Cal Poly hosted its third annual dance marathon for the Miracle Network on Friday, Feb. 22 and 23. Students danced from 7 p.m. until 7 a.m., blocking off hours of their nights to support infants, children and adolescents suffering from illnesses and injuries.
The theme for the 2019 dance marathon event was “MORE,” referring to the program’s goals for more Mustang participants — and raising more funds. The goal this year was to reach $80,0000, nearly a $15,000 increase from last year’s $65,432.18 total. Despite their goal, this year $50,032.19 was raised.
Construction management senior Erica Zetterquist, who serves as a chair of operations for the dance marathon team, remains optimistic in the face of lower numbers than expected.
“I think, internally, we did a lot of growing and I think that’s needed so we can continue to make big goals and reach those goals in the future,” Zetterquist said. “Yes, this year we didn’t reach the exact goal we wanted to, but that wasn’t for a lack of growth in the movement and within ourselves.”
Zetterquist said a smaller team this year and the lack of connections to other organizations they had in previous years could have contributed to the smaller turn out. The larger numbers for the last two events could have also been due to the promise of Greek Week points for greek organization members.
Psychology senior and Cal Poly Dance Marathon President Kayla Bakhshi said the team will be restructured next year, adding new positions, delegating tasks differently and increasing the overall size of the team. For Bakhshi, while the growth of the movement is important, the numbers do not take precedent over the cause being fundraised for.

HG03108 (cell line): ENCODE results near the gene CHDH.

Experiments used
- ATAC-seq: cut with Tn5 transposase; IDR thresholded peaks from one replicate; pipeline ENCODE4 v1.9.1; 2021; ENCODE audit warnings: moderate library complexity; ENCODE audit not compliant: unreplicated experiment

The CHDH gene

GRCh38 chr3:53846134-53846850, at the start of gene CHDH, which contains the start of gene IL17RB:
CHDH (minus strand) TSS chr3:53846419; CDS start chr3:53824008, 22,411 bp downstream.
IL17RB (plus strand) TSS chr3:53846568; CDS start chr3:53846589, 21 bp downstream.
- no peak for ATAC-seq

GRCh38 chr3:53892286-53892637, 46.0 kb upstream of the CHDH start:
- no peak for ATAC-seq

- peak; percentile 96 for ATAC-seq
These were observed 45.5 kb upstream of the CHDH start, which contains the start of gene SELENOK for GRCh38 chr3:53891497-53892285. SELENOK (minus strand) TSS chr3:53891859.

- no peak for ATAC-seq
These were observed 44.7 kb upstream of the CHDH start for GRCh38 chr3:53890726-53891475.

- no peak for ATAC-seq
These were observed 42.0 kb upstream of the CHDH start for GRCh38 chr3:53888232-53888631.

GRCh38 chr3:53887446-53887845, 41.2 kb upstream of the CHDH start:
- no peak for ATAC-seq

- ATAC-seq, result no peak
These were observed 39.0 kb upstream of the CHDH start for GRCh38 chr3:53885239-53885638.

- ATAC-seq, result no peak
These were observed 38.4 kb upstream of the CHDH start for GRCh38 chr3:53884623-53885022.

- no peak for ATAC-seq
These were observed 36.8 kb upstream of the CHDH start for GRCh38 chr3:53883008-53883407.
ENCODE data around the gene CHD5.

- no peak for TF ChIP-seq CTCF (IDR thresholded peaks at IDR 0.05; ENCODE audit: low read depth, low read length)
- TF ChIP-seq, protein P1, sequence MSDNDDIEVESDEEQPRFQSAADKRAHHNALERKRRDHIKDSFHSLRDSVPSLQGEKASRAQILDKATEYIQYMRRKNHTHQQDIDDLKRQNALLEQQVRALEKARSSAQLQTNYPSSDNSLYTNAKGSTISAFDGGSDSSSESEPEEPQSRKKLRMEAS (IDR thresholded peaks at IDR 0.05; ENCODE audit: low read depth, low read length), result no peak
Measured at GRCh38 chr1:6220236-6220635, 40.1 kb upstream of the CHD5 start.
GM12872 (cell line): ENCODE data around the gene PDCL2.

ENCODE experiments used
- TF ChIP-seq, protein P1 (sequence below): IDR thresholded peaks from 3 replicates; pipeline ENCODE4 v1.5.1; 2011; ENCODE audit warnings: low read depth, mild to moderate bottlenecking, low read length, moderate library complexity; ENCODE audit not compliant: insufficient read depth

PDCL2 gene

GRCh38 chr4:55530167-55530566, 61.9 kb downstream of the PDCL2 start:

“Something that was said at the event was, ‘If that money can save even one child, that’s enough for us,’ and obviously [the money raised is] going to do a lot more than save one child,” Bakhshi said. “When the hospital looks at how much we raise, no matter what the number is, they’re extremely grateful to have a program like us that is giving funds at all. So even if we don’t reach goals, we have to step back and remember that — what the movement is about.”
The effect that the big event has on the families that the funds support remains positively impactful nonetheless. Anne Peyrat, the Children’s Miracle Network gift officer for Cottage Health, wrote in an email to Mustang News that CPDM has helped to raise more than $150,000 total to help save the lives of critically ill and injured children.
According to Peyrat, the funds raised by the Children’s Miracle Network partners like CPDM are put towards state-of-the-art medical equipment and technology, such as NICU “giraffe” beds, cardiac electrocardiogram and ambulance transport gurneys. The money also supports patient service programs and family assistance, Peyret said.
The Cottage has also recently completed the Compton and Arlington Pavilions as a result of the fundraising, providing a central location for CCMC services on the same floor and allowing improvements for patients as well as staff.
“We couldn’t be more proud and honored to have the support of Cal Poly Dance Marathon,” Peyrat wrote. “The students pour their heart and soul into ensuring that children in our community who need the very best in medical care are able to receive it, regardless of ability to pay.”
While Zetterquist and Bakhshi said they cannot speak for the future of the team due to their upcoming graduation dates, they said the hope is to continue expanding the program to be as large as UCLA’s dance marathon or that of University of North Carolina at Chapel Hill.
“If we were going in the same pattern of how much a program [should] grow year after year, we still exceeded what a third year program would’ve made,” Bakhshi said. “So last year, we would’ve made $41,000, and this year we would’ve made $47,000 if we were following the normal track. We still come out being super positive and super proud of what Cal Poly did and what our team did because over $50,000 is still a ton of money.”